Detailed Description of the Invention
- BACKGROUND ART
The invention pertains to the management, distribution and supply of goods and services, and to software and business methods which facilitate and integrate the co-ordination of suppliers, buyers, carriers and service providers (installer, field service warranty, call centres, third party warehousing) of goods/services with respect to a customer (end user).
- DISCLOSURE OF THE INVENTION
A single conventional order for goods or services may comprise the purchase of a variety of different kinds of goods or services. Several different suppliers may be required to fulfil a particular order. Accordingly, several different carriers may be required to transport the goods from supplier through to the final delivery address or addresses. The final delivery addresses might be the same as or different than an installation address. In some situations, no delivery or installation is required.
The present invention provides methods, business methods, hardware and software for collecting, integrating, and interpreting order information, then multicasting orders to one or more suppliers, shipping advices to one or more carriers and installation advices to one or more service providers.
In preferred embodiments, the orders and advices are multicast to the appropriate parties according to a combination of self-published product supply factors including product data, category data, class data, capability data, capacity data, availability data and geographic service area or any combination of these factors.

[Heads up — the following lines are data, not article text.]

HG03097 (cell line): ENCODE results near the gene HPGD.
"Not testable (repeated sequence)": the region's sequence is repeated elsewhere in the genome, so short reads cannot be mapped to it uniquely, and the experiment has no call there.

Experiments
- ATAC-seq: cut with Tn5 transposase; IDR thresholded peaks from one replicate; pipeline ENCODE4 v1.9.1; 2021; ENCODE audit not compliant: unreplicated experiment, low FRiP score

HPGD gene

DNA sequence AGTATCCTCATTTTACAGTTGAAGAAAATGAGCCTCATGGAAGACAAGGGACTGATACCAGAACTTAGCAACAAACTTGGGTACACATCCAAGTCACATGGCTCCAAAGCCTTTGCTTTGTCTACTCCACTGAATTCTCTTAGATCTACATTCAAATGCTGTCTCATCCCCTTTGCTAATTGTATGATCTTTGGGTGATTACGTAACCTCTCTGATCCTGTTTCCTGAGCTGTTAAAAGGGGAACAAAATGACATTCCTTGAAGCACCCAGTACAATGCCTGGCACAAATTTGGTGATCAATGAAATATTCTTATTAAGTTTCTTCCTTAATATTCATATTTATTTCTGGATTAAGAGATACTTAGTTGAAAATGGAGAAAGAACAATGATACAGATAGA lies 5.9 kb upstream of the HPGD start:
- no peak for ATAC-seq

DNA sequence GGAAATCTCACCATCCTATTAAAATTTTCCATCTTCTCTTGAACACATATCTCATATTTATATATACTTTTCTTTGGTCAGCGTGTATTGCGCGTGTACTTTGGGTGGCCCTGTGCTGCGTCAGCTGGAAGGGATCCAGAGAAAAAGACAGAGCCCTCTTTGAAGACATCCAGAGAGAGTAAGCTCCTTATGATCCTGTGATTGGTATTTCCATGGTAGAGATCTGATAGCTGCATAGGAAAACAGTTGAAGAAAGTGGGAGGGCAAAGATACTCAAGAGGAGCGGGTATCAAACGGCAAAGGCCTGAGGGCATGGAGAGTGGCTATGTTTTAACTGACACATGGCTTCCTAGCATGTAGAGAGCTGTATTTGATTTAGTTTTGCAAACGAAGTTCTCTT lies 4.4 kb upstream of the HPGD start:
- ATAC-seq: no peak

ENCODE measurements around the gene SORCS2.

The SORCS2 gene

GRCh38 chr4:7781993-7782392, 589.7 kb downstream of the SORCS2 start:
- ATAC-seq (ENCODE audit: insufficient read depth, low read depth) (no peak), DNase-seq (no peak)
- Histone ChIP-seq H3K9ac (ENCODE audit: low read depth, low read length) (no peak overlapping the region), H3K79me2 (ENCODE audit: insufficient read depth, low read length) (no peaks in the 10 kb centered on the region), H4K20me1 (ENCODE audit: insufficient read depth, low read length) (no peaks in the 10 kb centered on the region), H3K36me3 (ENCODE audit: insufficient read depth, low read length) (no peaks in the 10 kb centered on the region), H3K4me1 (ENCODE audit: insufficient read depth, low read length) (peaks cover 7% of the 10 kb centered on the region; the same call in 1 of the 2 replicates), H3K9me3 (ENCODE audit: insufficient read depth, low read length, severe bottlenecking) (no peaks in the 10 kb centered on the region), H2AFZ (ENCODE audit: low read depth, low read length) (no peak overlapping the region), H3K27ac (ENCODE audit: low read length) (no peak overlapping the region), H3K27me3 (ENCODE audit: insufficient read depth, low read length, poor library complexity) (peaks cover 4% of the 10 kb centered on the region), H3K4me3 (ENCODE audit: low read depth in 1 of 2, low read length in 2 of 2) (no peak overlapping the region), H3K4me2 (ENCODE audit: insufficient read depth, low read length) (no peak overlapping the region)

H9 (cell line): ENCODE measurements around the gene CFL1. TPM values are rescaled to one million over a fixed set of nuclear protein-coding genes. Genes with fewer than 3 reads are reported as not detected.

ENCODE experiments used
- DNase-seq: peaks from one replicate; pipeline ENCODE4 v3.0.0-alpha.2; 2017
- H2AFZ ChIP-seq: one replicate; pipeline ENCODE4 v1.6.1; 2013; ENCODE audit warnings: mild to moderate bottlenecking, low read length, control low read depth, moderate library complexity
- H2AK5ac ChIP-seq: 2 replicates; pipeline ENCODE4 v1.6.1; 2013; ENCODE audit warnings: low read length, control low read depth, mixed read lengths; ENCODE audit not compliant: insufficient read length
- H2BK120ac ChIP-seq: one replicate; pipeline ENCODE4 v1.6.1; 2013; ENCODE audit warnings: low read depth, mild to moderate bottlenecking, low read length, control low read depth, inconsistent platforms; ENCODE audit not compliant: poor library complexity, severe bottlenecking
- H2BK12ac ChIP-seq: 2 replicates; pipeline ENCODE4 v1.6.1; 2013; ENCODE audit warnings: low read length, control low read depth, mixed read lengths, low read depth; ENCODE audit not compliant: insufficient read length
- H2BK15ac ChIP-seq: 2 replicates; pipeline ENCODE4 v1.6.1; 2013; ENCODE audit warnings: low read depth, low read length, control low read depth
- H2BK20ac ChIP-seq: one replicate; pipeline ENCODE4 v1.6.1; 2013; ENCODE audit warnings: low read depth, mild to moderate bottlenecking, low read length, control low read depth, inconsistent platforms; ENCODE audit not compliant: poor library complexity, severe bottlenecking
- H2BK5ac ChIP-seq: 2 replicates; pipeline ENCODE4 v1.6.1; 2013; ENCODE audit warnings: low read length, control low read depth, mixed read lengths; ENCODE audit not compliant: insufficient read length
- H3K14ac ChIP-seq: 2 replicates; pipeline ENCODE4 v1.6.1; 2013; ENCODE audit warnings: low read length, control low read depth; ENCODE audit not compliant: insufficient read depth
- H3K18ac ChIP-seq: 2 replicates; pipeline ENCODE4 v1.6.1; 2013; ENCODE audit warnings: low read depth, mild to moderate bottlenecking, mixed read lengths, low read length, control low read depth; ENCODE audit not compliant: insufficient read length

In other embodiments, supplier data (including stock availability by product, warehouse location and buyers), carrier data (such as capability, capacity and availability by product, category, class, geographic area, quality of service and buyer), and service provider data (such as capability, capacity and availability by product, category, class, geographic area, quality of service and buyer) are published to buyers from an interactive searchable database, over a network such as the Internet.
- BRIEF DESCRIPTION OF THE DRAWINGS